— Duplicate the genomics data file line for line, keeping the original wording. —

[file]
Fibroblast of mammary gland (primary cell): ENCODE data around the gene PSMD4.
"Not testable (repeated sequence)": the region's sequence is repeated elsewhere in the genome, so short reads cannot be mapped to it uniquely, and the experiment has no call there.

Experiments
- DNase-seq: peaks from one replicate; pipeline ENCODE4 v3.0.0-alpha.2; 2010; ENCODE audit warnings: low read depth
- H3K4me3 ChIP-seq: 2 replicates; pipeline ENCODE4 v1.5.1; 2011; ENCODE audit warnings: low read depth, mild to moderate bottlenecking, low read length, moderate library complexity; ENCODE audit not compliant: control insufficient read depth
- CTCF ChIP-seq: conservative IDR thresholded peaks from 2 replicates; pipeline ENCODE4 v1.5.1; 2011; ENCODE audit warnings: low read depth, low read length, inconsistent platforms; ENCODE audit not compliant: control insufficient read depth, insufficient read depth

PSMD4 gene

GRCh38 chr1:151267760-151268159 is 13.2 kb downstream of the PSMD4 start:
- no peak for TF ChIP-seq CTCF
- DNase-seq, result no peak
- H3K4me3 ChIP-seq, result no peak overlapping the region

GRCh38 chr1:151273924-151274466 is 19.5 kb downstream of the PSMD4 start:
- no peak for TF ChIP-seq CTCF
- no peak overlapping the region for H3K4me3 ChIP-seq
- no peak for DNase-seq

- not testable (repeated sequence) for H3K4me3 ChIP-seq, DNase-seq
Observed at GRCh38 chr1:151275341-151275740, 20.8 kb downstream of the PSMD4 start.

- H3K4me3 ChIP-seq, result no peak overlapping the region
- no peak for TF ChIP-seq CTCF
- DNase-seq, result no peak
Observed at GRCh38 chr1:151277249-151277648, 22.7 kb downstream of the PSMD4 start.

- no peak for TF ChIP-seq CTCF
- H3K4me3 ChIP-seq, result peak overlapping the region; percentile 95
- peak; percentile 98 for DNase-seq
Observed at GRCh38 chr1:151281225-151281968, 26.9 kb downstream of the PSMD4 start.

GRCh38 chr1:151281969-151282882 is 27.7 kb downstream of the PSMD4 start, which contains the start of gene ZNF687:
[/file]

Fibroblast of mammary gland (primary cell): ENCODE data around the gene PSMD4.
"Not testable (repeated sequence)": the region's sequence is repeated elsewhere in the genome, so short reads cannot be mapped to it uniquely, and the experiment has no call there.

Experiments
- DNase-seq: peaks from one replicate; pipeline ENCODE4 v3.0.0-alpha.2; 2010; ENCODE audit warnings: low read depth
- H3K4me3 ChIP-seq: 2 replicates; pipeline ENCODE4 v1.5.1; 2011; ENCODE audit warnings: low read depth, mild to moderate bottlenecking, low read length, moderate library complexity; ENCODE audit not compliant: control insufficient read depth
- CTCF ChIP-seq: conservative IDR thresholded peaks from 2 replicates; pipeline ENCODE4 v1.5.1; 2011; ENCODE audit warnings: low read depth, low read length, inconsistent platforms; ENCODE audit not compliant: control insufficient read depth, insufficient read depth

PSMD4 gene

GRCh38 chr1:151267760-151268159 is 13.2 kb downstream of the PSMD4 start:
- no peak for TF ChIP-seq CTCF
- DNase-seq, result no peak
- H3K4me3 ChIP-seq, result no peak overlapping the region

GRCh38 chr1:151273924-151274466 is 19.5 kb downstream of the PSMD4 start:
- no peak for TF ChIP-seq CTCF
- no peak overlapping the region for H3K4me3 ChIP-seq
- no peak for DNase-seq

- not testable (repeated sequence) for H3K4me3 ChIP-seq, DNase-seq
Observed at GRCh38 chr1:151275341-151275740, 20.8 kb downstream of the PSMD4 start.

- H3K4me3 ChIP-seq, result no peak overlapping the region
- no peak for TF ChIP-seq CTCF
- DNase-seq, result no peak
Observed at GRCh38 chr1:151277249-151277648, 22.7 kb downstream of the PSMD4 start.

- no peak for TF ChIP-seq CTCF
- H3K4me3 ChIP-seq, result peak overlapping the region; percentile 95
- peak; percentile 98 for DNase-seq
Observed at GRCh38 chr1:151281225-151281968, 26.9 kb downstream of the PSMD4 start.

GRCh38 chr1:151281969-151282882 is 27.7 kb downstream of the PSMD4 start, which contains the start of gene ZNF687: